Don't prove that the use of hard language is wrong;
While the World's heart beats quicker to think of such men
As signed Tyranny's doom with a bloody steel-pen,
While on Fourth-of-Julys beardless orators fright one
With hints at Harmodius and Aristogeiton,
You need not look shy at your sisters and brothers
Who stab with sharp words for the freedom of others,
No, a wreath, twine a wreath for the loyal and true
Who, for sake of the many, dared stand with the few,
Not of blood-spattered laurel for enemies braved,
But of broad, peaceful oak-leaves for citizens saved !
• Here comes Dana, abstractedly loitering along, Involved in a paulo-post-future of song, Who'll be going to write what'll never be written Till the Muse, ere he thinks of it, gives him the mitten,Who is so well aware of how things should be done, That his own works displease him before they're begun,Who so well all that makes up good poetry knows, That the best of poems is written in prose; All saddled and bridled stood Pegasus waiting, He was booted and spurred, but he loitered debating, In a very grave question his soul was immersed, Which foot in the stirrup he ought to put first;
And, while this point and that he judicially dwelt on,
He, somehow or other, had written Paul Felton,
Whose beauties or faults, whichsoever you see there,
You'll allow only genius could hit upon either.
That he once was the Idle Man none will deplore,
But I fear he will never be anything more;
The ocean of song heaves and glitters before him,
The depth and the vastness and longing sweep o'er him,
He knows every breaker and shoal on the chart,
He has the Coast Pilot and so on by heart,
Yet he spends his whole life, like the man in the fable,
In learning to swim on his library-table.
• There swaggers John Neal, who has wasted in Maine
The sinews and chords of his pugilist brain,
Who might have been poet, but that, in its stead, he
Preferred to believe that he was so already;
Too hasty to wait till Art's ripe fruit should drop,
He must pelt down an unripe and colicky crop;
Who took to the law, and had this sterling plea for it,
It required him to quarrel, and paid him a fee for it;
A man who's made less than he might have, because
He always has thought himself more than he was,-
Who, with very good natural gifts as a bard,
Broke the strings of his lyre out by striking too hard,
And cracked half the notes of a truly fine voice,
Because song drew less instant attention than noise.
Ah, men do not know how much strength is in poise,
That he goes the farthest who goes far enough,
And that all beyond that is just bother and stuff.
No vain man matures, he makes too much new wood;
His blooms are too thick for the fruit to be good;
'Tis the modest man ripens, 'tis he that achieves,
Just what's needed of sunshine and shade he receives ;
Grapes, to mellow, require the cool dark of their leaves;
Neal wants balance; he throws his mind always too far,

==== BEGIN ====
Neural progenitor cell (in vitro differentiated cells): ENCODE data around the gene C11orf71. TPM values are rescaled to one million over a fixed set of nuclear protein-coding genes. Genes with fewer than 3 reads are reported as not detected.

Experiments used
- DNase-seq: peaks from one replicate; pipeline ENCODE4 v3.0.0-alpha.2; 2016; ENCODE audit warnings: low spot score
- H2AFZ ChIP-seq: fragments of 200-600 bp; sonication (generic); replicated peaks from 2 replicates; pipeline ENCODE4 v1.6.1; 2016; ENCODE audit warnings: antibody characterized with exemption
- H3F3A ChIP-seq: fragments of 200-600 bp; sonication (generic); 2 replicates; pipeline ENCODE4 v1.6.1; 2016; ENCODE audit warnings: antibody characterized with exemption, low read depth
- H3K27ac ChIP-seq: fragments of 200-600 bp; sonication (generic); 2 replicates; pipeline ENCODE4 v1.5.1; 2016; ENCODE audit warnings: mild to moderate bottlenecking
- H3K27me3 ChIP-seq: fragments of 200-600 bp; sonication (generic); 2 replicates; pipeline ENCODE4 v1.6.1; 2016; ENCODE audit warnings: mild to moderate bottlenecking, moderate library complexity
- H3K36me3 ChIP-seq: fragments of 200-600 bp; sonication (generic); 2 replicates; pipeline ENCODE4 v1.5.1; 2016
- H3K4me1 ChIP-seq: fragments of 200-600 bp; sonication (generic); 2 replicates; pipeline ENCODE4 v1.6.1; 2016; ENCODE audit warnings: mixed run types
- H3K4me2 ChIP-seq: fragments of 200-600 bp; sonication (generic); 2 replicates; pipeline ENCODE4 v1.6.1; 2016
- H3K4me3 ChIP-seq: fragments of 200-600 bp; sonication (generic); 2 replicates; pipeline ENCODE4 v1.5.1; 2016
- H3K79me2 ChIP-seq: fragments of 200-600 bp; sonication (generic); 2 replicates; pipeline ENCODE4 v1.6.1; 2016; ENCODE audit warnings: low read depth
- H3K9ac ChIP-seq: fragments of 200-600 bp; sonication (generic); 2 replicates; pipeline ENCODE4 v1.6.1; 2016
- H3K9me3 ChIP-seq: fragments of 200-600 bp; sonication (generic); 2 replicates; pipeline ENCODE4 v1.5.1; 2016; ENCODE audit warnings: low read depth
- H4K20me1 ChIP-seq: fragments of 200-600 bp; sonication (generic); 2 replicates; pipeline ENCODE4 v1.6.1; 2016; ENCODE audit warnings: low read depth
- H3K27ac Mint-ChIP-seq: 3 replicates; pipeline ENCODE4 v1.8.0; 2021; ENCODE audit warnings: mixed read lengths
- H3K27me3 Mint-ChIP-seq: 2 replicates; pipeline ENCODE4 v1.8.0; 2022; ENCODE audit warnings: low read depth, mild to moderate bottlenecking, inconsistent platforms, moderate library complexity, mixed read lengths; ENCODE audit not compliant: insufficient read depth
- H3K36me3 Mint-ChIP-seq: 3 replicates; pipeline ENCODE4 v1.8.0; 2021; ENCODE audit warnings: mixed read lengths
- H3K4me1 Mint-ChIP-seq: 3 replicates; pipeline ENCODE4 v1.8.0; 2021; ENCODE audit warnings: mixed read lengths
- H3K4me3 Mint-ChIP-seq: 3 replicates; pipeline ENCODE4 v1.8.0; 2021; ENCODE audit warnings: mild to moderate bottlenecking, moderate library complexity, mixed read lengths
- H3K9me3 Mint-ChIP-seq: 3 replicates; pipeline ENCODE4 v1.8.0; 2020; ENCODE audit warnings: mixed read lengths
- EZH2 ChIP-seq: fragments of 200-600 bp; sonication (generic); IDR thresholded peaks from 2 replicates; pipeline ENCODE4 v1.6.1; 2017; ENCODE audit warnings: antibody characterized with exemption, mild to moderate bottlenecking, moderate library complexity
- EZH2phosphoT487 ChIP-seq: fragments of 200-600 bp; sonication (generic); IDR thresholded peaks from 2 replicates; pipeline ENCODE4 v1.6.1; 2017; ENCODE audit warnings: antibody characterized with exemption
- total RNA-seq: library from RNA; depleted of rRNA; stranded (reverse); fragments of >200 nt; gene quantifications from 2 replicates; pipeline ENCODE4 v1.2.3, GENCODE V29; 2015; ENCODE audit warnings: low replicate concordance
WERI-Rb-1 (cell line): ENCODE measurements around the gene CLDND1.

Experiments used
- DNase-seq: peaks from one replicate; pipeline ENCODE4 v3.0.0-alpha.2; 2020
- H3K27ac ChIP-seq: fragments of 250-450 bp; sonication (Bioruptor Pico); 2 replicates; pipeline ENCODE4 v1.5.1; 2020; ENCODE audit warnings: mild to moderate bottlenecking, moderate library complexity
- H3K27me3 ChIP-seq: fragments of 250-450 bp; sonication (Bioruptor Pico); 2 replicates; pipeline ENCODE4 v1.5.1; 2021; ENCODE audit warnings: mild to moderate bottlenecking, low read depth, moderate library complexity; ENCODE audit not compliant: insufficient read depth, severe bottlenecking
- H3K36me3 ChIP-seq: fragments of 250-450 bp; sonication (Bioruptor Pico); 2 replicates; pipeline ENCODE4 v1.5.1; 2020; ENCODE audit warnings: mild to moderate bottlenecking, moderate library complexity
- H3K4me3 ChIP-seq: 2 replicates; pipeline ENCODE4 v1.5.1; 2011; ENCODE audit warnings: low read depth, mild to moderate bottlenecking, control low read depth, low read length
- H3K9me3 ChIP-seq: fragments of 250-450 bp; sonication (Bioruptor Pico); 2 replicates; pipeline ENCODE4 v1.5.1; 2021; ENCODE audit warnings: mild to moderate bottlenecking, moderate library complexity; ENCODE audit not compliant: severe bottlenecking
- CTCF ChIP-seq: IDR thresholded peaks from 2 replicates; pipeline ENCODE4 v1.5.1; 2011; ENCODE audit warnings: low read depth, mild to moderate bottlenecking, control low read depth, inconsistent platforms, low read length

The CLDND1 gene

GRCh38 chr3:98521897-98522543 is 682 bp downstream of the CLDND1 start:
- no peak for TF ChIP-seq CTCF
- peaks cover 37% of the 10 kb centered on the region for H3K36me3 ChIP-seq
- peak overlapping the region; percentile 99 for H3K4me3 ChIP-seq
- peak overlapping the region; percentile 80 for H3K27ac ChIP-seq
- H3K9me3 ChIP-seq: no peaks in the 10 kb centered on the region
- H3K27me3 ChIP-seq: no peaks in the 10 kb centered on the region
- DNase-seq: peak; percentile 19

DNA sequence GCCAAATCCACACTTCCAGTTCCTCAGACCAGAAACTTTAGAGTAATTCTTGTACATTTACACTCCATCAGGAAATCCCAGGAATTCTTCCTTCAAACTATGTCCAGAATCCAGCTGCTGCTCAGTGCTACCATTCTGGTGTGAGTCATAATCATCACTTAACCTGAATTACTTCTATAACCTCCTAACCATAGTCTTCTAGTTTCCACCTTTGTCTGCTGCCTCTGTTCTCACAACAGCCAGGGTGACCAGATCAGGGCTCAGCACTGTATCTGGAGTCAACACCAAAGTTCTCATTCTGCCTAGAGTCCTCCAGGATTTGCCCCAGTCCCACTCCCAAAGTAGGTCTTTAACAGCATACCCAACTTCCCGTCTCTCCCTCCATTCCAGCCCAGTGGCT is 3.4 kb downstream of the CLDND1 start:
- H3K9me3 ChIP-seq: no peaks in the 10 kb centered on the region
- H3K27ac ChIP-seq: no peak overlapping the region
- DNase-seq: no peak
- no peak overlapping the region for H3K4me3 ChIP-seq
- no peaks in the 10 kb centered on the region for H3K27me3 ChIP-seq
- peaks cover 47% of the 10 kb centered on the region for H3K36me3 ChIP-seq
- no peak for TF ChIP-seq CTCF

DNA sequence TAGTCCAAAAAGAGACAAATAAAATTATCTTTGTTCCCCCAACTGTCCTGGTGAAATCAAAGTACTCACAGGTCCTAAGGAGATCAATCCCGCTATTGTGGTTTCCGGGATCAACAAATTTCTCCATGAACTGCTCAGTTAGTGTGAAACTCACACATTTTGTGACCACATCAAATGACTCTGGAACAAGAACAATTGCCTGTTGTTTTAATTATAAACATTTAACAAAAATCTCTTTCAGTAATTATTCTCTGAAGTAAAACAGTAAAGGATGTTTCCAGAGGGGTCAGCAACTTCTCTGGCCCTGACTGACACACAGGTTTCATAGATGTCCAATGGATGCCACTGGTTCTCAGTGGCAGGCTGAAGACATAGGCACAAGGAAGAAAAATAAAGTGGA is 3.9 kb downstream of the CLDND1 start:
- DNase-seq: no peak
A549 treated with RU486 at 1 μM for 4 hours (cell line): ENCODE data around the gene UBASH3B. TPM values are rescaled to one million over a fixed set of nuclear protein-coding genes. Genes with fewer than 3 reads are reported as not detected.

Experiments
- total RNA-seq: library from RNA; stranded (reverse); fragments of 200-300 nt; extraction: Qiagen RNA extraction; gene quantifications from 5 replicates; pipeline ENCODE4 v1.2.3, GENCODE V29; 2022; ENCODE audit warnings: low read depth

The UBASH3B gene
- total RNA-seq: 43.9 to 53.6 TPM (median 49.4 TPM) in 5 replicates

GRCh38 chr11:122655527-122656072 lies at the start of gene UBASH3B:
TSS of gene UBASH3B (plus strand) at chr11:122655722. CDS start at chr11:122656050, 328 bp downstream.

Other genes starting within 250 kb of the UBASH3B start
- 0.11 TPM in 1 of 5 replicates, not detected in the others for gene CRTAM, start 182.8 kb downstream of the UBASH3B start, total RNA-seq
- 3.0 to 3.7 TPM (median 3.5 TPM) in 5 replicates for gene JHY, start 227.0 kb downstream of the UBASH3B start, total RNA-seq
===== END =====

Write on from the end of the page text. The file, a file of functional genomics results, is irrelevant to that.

Whisking out flocks of comets, but never a star;
He has so much muscle, and loves so to show it,
That he strips himself naked to prove he's a poet,
And, to show he could leap Art's wide ditch, if he tried,
Jumps clean o'er it, and into the hedge t'other side.
He has strength, but there's nothing about him in keeping ;
One gets surelier onward by walking than leaping;
He has used his own sinews himself to distress,
And had done vastly more had he done vastly less;
In letters, too soon is as bad as too late,
Could he only have waited he might have been great,
But he plumped into Helicon up to the waist,
And muddied the stream ere he took his first taste.
• There is Hawthorne, with genius so shrinking and rare
That you hardly at first see the strength that is there;
A frame so robust, with a nature so sweet,
So earnest, so graceful, so solid, so fleet,
Is worth a descent from Olympus to meet;
'Tis as if a rough oak that for ages had stood,
With his gnarled bony branches like ribs of the wood,
Should bloom, after cycles of struggle and scathe,
With a single anemone trembly and rathe ;
His strength is so tender, his wildness so meek,
That a suitable parallel sets one to seek,-
He's a John Bunyan Fouqué, a Puritan Tieck ;
When nature was shaping him, clay was not granted
For making so full-sized a man as she wanted,
So, to fill out her model, a little she spared
From some finer-grained stuff for a woman prepared,
And she could not have hit a more excellent plan
For making him fully and perfectly man.
The success of her scheme gave her so much delight,
That she tried it again, shortly after, in Dwight:
Only, while she was kneading and shaping the clay,
She sang to her work in her sweet childish way,
And found, when she'd put the last touch to his soul,
That the music had somehow got mixed with the whole.
Here's Cooper, who's written six volumes to show He's as good as a lord: well, let's grant that he's so, If a person prefer that description of praise, Why, a coronet's certainly cheaper than bays; But he need take no pains to convince us he's not (As his enemies say) the American Scott. Choose any twelve men, and let C. read aloud That one of his novels of which he's most proud, And I'd lay any bet that, without ever quitting Their box, they'd be all, to a man, for acquitting. He has drawn you one character, though, that is new,' One wildflower he's plucked that is wet with the dew Of this fresh Western world, and, the thing not to mince, He has done naught but copy it ill ever since; His Indians, with proper respect be it said, Are just Natty Bumpo daubed over with red, And his very Long Toms are the same useful Nat, Rigged up in duck pants and a sou’-wester hat, (Though once in a Coffin, a good chance was found To have slipt the old fellow away underground.)